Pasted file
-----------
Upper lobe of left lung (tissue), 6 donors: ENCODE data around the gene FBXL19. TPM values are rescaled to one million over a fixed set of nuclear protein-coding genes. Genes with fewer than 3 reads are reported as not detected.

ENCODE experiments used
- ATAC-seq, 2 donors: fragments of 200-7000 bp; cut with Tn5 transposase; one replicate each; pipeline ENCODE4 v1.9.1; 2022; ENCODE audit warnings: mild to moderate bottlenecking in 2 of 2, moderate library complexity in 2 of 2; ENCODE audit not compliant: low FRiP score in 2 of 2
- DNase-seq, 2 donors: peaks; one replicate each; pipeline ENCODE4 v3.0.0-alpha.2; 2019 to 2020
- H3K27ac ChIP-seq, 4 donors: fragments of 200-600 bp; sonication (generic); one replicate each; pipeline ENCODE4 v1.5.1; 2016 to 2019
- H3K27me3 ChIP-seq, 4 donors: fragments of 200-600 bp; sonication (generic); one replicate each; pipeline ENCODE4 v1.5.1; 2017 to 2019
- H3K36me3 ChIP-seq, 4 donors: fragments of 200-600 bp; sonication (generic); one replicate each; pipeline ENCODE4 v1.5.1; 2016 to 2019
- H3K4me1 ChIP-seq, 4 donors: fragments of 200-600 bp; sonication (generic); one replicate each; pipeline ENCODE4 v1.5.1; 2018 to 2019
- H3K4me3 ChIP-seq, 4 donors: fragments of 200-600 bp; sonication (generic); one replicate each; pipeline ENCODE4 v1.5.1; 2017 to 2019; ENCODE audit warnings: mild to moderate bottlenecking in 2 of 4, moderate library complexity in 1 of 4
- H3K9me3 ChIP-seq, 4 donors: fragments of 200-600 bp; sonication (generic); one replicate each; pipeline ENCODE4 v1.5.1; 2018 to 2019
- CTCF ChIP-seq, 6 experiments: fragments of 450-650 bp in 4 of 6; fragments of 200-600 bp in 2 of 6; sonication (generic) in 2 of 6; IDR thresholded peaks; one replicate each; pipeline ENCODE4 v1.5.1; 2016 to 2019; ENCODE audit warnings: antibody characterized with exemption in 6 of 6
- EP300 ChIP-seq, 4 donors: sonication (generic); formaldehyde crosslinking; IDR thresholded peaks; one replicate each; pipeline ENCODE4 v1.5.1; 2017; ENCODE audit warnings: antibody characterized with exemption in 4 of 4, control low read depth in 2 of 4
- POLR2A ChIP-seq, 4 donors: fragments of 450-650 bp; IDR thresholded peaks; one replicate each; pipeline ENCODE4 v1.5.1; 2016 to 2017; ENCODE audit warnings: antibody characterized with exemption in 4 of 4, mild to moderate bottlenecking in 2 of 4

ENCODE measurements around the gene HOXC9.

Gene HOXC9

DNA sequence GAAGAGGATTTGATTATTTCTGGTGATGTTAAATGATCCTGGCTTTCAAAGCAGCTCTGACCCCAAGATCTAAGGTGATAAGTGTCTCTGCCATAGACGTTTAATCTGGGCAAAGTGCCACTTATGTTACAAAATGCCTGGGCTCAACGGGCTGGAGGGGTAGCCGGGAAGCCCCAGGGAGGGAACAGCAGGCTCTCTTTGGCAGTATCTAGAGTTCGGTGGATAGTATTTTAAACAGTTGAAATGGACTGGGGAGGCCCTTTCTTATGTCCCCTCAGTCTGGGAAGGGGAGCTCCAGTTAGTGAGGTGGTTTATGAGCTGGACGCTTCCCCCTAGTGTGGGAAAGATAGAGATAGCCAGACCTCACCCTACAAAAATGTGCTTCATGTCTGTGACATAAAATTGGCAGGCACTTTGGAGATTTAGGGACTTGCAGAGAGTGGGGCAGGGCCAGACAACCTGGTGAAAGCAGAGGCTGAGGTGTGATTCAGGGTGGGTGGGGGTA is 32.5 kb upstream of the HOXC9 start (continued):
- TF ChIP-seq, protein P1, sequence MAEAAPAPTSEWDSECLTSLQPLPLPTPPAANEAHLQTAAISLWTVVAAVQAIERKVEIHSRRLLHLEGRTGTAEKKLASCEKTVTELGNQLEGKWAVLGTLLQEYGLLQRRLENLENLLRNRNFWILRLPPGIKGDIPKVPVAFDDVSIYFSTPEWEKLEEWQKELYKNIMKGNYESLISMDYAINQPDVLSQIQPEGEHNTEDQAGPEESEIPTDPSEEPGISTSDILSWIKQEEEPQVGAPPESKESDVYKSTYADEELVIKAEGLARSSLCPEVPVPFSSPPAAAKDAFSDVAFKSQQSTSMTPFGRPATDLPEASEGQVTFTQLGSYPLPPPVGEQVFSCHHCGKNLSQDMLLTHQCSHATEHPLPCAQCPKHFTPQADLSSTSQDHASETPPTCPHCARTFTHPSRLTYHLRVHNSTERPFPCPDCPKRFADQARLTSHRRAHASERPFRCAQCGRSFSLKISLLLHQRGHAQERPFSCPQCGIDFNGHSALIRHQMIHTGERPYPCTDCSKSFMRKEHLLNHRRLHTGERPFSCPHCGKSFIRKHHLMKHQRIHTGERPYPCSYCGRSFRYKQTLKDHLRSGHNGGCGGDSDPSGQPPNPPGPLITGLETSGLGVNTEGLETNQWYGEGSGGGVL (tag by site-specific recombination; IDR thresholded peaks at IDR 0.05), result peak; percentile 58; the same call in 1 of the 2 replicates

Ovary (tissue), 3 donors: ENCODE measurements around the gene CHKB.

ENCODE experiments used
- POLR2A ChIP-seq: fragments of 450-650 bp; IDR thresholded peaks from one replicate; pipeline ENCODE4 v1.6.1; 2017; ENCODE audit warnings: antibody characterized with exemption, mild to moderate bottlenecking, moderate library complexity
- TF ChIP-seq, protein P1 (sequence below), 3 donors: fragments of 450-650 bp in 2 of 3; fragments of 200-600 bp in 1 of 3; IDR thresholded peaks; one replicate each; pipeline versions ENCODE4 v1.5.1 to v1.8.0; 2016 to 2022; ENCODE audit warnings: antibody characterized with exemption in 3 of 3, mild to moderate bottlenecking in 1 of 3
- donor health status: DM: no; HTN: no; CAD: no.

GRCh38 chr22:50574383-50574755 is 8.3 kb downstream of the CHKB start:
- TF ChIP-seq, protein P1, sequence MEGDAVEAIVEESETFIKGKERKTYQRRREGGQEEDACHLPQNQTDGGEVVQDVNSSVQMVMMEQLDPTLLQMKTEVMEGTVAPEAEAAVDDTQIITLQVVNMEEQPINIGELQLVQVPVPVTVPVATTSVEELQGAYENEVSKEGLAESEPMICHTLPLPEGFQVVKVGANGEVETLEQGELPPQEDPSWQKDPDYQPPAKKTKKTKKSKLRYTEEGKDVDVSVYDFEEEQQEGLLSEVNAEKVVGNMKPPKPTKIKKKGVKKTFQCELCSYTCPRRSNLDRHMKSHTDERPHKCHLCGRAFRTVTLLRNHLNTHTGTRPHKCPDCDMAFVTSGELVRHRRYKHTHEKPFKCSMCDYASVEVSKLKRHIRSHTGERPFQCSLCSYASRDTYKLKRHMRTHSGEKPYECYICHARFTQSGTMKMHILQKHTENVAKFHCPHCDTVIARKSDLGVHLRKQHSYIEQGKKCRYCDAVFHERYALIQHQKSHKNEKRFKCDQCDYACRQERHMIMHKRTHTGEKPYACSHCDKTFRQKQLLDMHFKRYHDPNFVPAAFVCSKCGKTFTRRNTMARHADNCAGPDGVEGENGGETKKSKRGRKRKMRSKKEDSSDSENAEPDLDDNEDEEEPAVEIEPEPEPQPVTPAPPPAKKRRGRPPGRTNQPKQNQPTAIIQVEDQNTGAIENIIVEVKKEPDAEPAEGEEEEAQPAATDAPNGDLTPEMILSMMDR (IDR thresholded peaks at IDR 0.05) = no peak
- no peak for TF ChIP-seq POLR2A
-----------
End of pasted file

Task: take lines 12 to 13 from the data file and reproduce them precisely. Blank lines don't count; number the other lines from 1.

- EP300 ChIP-seq, 4 donors: sonication (generic); formaldehyde crosslinking; IDR thresholded peaks; one replicate each; pipeline ENCODE4 v1.5.1; 2017; ENCODE audit warnings: antibody characterized with exemption in 4 of 4, control low read depth in 2 of 4
- POLR2A ChIP-seq, 4 donors: fragments of 450-650 bp; IDR thresholded peaks; one replicate each; pipeline ENCODE4 v1.5.1; 2016 to 2017; ENCODE audit warnings: antibody characterized with exemption in 4 of 4, mild to moderate bottlenecking in 2 of 4